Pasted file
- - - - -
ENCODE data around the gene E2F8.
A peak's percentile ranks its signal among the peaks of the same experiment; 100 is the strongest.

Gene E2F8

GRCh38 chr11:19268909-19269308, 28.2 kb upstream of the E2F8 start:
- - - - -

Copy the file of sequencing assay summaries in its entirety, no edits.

ENCODE data around the gene E2F8.
A peak's percentile ranks its signal among the peaks of the same experiment; 100 is the strongest.

Gene E2F8

GRCh38 chr11:19268909-19269308, 28.2 kb upstream of the E2F8 start: